As dusk settled in over the park, Daisy smoked a cigarette outside the Vixen and beheld her Christmas display. Behind her, a fire in the fire pit crackled and sparked and Daisy loved smelling the woodsmoke. It smelled like comfort. In the distance, she her the saxophone lilting through the trees, another Christmas song, “God Rest Ye Merry Gentlemen.”
She had strewn lights all over the rig and stood the Santas in front. The nativity scene was set up between the Santas on a TV tray Daisy found in the laundry room. A mishmash of other decorations were weaved into the RV’s grille, mirrors, bumper and aerial, Pretty funky, thought Daisy, but funky is good, especially at Christmas.
As she decorated, Daisy met several residents of the park and their dogs. She struck up conversations with them and they learned she’d bought Lorna’s rig and was staying indefinitely. “Time for a new start,” was how Daisy succinctly described it. They all seemed satisfied with that explanation, and each one gave her an inside tip on park living.
It was closing in on 8:00 p.m. and Daisy sat at the picnic table, poking the fire with a stick, drinking a stout, and wondering what the next day would bring. She checked her phone again for messages and found fifteen more. She didn’t respond. She probably never would. For a brief moment, Daisy thought she might have to drive to Charleston to clean out her apartment, but then rejected the idea. She’d call the manager and say she wasn’t coming back—family emergency—and was sorry for the hassle, but the security deposit should cover it.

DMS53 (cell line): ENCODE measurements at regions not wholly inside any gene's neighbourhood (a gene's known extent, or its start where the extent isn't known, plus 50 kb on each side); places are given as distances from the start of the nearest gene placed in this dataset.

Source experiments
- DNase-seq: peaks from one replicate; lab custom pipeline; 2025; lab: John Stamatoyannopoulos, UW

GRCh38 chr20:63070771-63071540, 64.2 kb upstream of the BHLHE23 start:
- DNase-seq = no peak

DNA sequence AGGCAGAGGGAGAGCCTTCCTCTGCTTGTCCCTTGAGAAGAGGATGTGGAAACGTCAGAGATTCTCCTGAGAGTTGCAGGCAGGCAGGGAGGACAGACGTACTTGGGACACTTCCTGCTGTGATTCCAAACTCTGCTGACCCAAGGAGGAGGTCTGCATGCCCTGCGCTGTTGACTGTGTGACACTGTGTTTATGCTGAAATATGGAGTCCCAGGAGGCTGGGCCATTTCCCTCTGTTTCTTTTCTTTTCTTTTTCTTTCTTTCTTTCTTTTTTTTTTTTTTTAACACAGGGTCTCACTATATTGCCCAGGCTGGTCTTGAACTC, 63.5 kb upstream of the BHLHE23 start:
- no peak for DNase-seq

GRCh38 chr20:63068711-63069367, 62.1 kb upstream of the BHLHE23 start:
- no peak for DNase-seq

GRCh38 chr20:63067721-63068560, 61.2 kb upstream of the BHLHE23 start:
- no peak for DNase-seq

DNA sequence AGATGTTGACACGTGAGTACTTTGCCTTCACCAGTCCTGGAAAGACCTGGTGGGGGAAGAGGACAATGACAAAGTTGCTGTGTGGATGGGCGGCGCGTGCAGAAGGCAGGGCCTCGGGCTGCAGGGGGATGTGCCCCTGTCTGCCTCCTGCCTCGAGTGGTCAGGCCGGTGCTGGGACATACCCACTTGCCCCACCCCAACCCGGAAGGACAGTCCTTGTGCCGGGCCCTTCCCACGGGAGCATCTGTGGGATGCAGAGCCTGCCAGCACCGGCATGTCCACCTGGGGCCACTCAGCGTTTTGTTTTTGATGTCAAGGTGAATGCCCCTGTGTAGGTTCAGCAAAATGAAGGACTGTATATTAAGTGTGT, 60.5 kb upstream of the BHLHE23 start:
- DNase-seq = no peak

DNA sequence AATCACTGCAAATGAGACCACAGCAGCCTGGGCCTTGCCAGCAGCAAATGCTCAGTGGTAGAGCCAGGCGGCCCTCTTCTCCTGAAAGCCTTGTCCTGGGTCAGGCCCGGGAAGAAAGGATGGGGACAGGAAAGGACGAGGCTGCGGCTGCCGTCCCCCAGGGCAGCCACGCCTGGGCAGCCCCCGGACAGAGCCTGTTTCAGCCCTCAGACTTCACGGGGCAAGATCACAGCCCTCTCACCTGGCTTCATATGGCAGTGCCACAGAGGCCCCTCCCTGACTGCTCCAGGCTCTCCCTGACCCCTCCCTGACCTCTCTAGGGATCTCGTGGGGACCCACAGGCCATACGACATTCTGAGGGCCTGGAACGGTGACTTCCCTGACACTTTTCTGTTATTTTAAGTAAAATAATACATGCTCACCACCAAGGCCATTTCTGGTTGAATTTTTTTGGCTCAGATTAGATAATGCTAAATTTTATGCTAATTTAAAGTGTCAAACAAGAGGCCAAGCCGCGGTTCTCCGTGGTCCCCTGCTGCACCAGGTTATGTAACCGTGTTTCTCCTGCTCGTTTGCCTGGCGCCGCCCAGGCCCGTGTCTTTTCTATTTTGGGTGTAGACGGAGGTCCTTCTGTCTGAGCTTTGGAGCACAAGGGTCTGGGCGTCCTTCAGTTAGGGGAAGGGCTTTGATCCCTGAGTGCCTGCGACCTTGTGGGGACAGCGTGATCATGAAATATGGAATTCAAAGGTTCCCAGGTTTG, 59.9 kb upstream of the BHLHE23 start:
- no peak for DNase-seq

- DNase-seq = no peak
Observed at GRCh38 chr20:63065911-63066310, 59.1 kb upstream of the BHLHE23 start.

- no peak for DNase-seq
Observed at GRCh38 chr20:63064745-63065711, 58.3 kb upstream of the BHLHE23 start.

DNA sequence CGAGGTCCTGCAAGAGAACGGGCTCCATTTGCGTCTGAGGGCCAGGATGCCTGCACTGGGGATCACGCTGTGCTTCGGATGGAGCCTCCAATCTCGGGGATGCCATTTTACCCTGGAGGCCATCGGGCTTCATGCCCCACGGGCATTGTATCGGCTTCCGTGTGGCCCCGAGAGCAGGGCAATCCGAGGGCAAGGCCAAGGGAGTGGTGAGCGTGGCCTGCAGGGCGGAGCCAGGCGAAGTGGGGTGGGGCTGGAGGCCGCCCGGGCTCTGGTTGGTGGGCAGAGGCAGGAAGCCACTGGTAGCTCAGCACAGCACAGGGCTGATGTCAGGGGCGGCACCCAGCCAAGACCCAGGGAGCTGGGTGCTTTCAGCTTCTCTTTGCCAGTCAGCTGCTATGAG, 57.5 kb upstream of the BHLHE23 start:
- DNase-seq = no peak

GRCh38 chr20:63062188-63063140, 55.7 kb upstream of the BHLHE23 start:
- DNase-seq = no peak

There wasn’t a single thing of value in that apartment. Why return?
Daisy finished the stout and went to bed. She watched the A Muppet Family Christmas on VHS and bawled the whole way through.
Over the next few days, with Christmas fast approaching, Daisy developed a routine, get up early, smoke, walk and jog the beach, get washed up, head into town for supplies, hike a nearby mountain or beach trail, explore more of the town, and perhaps take coffee inside a bookstore or drink porter at one of the dive bars along Highway 101. She also perused the local job market and discovered there were lots of nursing and other health care positions that needed filling. But was that what she really wanted to do? No.
It was also over these next few days, that Daisy met more residents of the park, learned their names, and noticed their living habits, some of them quite peculiar. She also began helping some of them out, because, well, they needed help and there wasn’t anyone else around to help them.